Diabetes care – the question of cultural influence


I recently completed a 12-week work placement at Fenton Communications as part of a Master of Public Health degree. During my placement I worked on a project looking at diabetes in culturally and linguistically diverse (CALD) communities. The project surveyed health professionals to see if they would value communication resources that could enhance their understanding of cultural influences on diabetes care and management.

The project was sparked by research that Fenton previously undertook to investigate a gap in the number of people from CALD backgrounds registered on the National Diabetes Services Scheme. This is significant because rates of diabetes in some CALD communities are higher than for the Australian-born population. An interesting insight from this work was that culturally sensitive health professionals were better placed to help people from diverse backgrounds.

Cultural understanding builds trust

Working on this project I realised that while health professionals are often reminded how important it is to be culturally sensitive when working with CALD communities, there is little guidance on how to do this. Our online searches for cultural guidance resources specific to diabetes care returned no results. In the case of diabetes, particularly type 2, diet and lifestyle are important areas for health professionals to address with their patients. When so much of our cultural identity is embedded in the foods we eat and our particular lifestyle choices, having GPs that understand and appreciate different cultures can help build trust and compliance among patients.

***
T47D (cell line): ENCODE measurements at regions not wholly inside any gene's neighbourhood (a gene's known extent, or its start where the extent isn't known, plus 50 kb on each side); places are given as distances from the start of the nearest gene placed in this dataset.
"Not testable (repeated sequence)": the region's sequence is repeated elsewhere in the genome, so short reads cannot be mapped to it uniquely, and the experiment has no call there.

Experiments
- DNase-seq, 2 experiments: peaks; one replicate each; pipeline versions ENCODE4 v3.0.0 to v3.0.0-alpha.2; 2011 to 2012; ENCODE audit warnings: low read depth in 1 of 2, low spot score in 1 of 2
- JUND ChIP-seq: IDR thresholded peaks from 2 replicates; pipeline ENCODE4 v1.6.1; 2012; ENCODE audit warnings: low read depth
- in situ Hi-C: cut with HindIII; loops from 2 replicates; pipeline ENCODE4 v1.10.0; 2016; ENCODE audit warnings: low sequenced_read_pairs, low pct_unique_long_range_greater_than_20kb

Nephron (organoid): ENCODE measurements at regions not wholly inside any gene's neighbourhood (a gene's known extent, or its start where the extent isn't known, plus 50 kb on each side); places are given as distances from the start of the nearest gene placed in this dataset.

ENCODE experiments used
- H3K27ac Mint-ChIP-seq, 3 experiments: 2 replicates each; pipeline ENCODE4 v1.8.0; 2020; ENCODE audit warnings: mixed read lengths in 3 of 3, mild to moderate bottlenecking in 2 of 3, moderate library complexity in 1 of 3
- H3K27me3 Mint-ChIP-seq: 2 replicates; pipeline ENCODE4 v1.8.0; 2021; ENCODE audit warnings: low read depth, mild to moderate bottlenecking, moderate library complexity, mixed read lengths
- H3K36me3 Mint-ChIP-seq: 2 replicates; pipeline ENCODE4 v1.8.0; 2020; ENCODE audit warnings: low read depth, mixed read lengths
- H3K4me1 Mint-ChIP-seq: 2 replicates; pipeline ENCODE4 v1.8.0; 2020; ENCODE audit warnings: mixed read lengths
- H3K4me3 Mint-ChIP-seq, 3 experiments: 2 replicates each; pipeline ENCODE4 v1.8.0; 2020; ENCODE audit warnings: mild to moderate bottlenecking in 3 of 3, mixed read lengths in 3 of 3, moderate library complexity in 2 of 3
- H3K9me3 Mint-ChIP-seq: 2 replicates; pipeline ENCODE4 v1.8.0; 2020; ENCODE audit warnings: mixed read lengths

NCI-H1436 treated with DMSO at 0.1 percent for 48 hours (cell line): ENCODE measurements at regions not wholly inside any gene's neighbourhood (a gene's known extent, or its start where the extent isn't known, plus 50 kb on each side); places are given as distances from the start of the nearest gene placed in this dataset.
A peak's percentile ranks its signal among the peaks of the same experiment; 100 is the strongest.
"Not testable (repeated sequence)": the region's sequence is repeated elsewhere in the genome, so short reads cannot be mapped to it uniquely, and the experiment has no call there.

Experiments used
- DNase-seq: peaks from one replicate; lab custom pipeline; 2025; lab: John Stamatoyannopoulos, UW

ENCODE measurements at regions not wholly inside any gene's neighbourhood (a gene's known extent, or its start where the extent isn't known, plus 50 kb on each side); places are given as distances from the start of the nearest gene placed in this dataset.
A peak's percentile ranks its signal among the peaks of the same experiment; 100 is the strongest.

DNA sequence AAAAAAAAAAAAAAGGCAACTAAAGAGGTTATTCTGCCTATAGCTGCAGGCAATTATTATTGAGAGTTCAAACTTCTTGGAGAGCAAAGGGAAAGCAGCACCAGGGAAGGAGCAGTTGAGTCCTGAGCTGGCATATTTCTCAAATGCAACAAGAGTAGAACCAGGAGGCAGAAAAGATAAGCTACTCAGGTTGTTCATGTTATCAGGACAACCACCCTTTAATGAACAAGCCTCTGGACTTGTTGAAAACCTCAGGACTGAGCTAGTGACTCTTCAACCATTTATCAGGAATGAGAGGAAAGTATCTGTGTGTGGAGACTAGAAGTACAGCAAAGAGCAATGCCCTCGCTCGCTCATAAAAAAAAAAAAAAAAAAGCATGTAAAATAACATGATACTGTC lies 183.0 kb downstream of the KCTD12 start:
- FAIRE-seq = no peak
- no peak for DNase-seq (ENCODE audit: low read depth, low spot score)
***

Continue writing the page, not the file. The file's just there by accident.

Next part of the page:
Coming from a CALD background myself and having parents for whom English is a second language, this made a lot of sense. For example, my mother has visited the same GP for the last 20 years. Interestingly, the rest of the family think she could receive better care from alternative GPs. Working on this project has reframed my understanding of mum’s preference for this particular GP: it comes down to his awareness and understanding of her cultural background, enabling him to build a strong rapport.

Cultural relevance strengthens behaviour change messages

I spent the first couple of weeks of my Fenton placement trying to understand exactly how the worlds of public health and communications work together. By the end of the project, it was clear that health communication is one of the most powerful tools we have to promote behavior change, particularly in a setting where the rise in non-communicable diseases like type 2 diabetes is rooted in human behavior.

Encouraging behavior change involves better communication between patient and practitioner. Recently, there has been a shift in diabetes care that encourages health professionals to take a person-centered approach. This involves not only the clinical assessment of the patient, but also consideration of social and cultural factors, as well as the patient’s values, preferences and expectations. Encouraging evidence has shown that this approach results in better adherence to management plans, resulting in improved health outcomes.

Working on this project has made me realise how much culture can impact health outcomes and the role communications can play in helping to better equip health professionals to work with culturally diverse patients. This is where the current problem with diabetes in primary health care exists: the lack of tailored cultural resources for diabetes care and management. The partnership between public health and communications has the best chance of improving health literacy and health outcomes among CALD communities, through tailored, culturally relevant information.

By Sorayia Noorani, Master of Public Health postgraduate, University of Melbourne